The toy example with a 2D rocket with 7 sensors and 3 control signals is an obviously inadequate simulation of the real world - a ML algorithm trained in such a "world" would not perform any well in the real-world scenario.
It would have learned a different problem than what we'd actually ask it to do.
So the question is: can we make a simulation with enough fidelity that an algorithm trained on it would successfully transfer the knowledge onto the real-world case?
The data you train your algorithm on has to be as close as possible to the environment that it is going to interact with in practice.
The more it deviates, the more unpredictable the behavior of your system is going to be.
Before you put your ML system in charge of a real launch vehicle, you will be asked:
"okay, it did well in simulation, but will it crash the $200M worth of vehicle & payload"?
And if you were honest, you would have to answer:
"well, I don't know, because so far it has only flown virtually, and a real flight is more or less unknown grounds for it".
This shows the greatest, and here IMHO the most important, difference between ML and CT.
With a control-theoretic guidance, what you get is a set of equations.
You can run all sorts of analysis on them (e.g. check its response to distortions, stability etc.), you can predict the possible outcomes, and most importantly: should anything go wrong, you can just backtrack through the math and see on which level has the mistake been made, and correct it.
When a machine learning system gives you an answer, you essentially can either take it or leave it.
And they sometimes do give rubbish answers - for an extreme example, check out adversarial examples, samples designed to "cheat" neural networks.
Modern ML systems consist of tons and tons of linear algebra that does not directly encode the behavior - that is somewhere in the thousands of anonymous parameters which change during training.
Their structure is just too huge and too general to be effectively analyzed, just like you cannot practically cut someone's brain open and look at the individual neurons to see what is that person thinking.
Currently, machine learning is still lacking universal tools for model analysis (think of something like MRI ;) ).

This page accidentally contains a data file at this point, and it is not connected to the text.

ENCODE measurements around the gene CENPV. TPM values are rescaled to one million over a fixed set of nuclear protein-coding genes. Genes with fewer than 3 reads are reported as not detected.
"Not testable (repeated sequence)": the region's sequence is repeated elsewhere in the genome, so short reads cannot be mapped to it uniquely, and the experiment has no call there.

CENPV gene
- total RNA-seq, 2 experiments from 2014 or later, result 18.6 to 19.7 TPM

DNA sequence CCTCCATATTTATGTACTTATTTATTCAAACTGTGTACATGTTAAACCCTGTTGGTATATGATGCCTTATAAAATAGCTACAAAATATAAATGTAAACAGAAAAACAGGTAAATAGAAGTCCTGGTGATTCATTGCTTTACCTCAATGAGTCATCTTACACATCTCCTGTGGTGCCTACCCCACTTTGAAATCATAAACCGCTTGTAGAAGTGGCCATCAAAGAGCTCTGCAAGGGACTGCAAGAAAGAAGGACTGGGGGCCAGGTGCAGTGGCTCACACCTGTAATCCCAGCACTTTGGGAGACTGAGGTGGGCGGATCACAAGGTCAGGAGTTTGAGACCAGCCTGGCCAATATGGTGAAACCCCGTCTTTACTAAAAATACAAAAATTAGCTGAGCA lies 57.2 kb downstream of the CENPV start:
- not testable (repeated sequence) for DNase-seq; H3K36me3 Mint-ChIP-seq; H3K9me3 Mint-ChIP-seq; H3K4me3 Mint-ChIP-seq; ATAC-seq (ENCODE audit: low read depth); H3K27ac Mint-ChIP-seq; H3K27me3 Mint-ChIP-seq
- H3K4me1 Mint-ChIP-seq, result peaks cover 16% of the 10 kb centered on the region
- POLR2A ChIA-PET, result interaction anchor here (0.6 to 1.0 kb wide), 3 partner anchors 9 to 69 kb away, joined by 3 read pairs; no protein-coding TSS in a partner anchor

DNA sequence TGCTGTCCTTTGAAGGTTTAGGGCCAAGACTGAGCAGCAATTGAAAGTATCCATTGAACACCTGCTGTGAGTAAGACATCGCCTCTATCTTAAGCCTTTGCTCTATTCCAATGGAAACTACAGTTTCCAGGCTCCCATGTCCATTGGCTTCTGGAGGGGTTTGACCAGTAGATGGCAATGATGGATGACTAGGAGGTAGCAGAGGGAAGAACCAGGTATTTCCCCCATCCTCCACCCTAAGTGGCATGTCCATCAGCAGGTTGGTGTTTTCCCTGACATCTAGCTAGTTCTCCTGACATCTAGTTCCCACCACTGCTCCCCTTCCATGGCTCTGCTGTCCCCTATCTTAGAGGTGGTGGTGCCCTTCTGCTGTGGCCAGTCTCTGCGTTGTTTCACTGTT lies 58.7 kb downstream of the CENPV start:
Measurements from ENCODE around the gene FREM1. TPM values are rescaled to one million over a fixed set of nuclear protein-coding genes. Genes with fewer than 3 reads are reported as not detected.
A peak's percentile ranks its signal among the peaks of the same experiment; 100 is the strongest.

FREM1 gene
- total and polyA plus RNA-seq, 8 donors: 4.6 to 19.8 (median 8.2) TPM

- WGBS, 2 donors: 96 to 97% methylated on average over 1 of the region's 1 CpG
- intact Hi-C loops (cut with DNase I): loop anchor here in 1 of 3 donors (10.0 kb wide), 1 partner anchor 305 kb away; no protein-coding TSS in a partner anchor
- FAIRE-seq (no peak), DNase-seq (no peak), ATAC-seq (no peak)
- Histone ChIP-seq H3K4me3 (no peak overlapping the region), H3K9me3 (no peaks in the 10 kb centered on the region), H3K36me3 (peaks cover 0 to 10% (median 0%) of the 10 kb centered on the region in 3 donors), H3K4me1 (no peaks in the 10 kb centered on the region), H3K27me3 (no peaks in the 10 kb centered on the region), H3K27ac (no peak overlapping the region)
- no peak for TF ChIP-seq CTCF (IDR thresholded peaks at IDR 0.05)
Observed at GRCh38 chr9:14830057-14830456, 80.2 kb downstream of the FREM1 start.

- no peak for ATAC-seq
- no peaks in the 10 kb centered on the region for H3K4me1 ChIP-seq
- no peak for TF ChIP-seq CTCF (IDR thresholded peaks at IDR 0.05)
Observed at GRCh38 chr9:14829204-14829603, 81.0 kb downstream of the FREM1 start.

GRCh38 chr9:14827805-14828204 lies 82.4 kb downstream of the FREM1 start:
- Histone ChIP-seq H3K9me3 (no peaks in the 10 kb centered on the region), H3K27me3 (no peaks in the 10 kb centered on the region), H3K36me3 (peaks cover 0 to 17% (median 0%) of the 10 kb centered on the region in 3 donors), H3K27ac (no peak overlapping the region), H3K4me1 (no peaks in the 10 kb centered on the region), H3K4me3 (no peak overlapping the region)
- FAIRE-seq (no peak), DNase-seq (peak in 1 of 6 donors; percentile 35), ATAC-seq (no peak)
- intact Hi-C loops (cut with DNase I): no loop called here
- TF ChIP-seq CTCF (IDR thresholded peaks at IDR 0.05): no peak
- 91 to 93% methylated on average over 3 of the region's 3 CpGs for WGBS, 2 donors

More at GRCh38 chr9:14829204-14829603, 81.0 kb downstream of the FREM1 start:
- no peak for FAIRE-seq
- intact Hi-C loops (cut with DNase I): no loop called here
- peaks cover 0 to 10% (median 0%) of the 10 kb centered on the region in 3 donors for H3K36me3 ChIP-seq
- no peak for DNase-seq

This is a disadvantage of ML systems, which store the knowledge implicitly, as a specific (and fragile) combination of internal parameters, versus CT systems, which are transparent because the knowledge is explicitly built into the equations themselves.
Your question starts with the assumption of "increasing availability of large quantities of data and computational power".
But is it actually true?
Is the flight data actually so readily available in this case?
Do researchers have access to enough sets of mission telemetry data, particularly involving deviations or failures, to build a realistic enough simulation environment to train RL models?
Please keep in mind, the algorithm can only become as good as the data it was trained on.
For reference, although computer vision is arguably more difficult than spacecraft guidance, the first powerful image recognition system based on deep learning methods needed about 1.3 million images to train.
Second, can we really talk about increase of computational power in the context of launch vehicles/spacecraft?
Modern ML systems process hundreds of thousands of parameters, performing millions of floating point operations to generate a single answer.
We are used to using high-performance GPUs to run those systems.
While there exist some more energy-efficient hardware solutions, can we be so confident with the assumption that there is enough computing power on the vehicle that the ML guidance is feasible?
By contrast, classical CT guidance gives you a bunch of equations that can be evaluated really fast even on a low-power guidance computer.
To recap, a machine learning based approach to guidance and control for a spacecraft would comprise at least the following tasks:
- acquisition of data and construction of a high-fidelity simulation environment for a reinforcement learning system,
- design of a simple and robust enough RL system,
- comprehensive evaluation of the system, with failure analysis, stability etc.,
- hardware application for the purpose of a launch vehicle/satellite.
This is millions of dollars worth of investment, and at least one of those is (at the time of writing the answer) an open research problem in machine learning (system explainability).
All that expense has to be justified: how will this system be better than the CT-based guidance?
I can't find a reference at the moment, but I have read that trajectories generated by the Apollo-era GN&C were so close to truly optimal, that the amount of wasted fuel during ascent was on the order of single feet per second of delta-v.
Cost of the fuel for any rocket launch is minuscule - in the case of SpaceX, it is less than 1% of the entire launch operation.
Saving 0.1% of that is just not worth it - a ML system would have to offer something else to rationalize its cost.
That "something else" would have to outweigh all the problems listed above, particularly the safety concerns.
So "are classical (...) [algorithms] better than current ML algorithms", depends on what does it mean "better".
No serious industry changes something that's tested, proven and cost millions to develop, unless the replacement offers some solid advantages.
If we're talking about getting to orbit faster and cheaper, the answer would be: CT is good enough.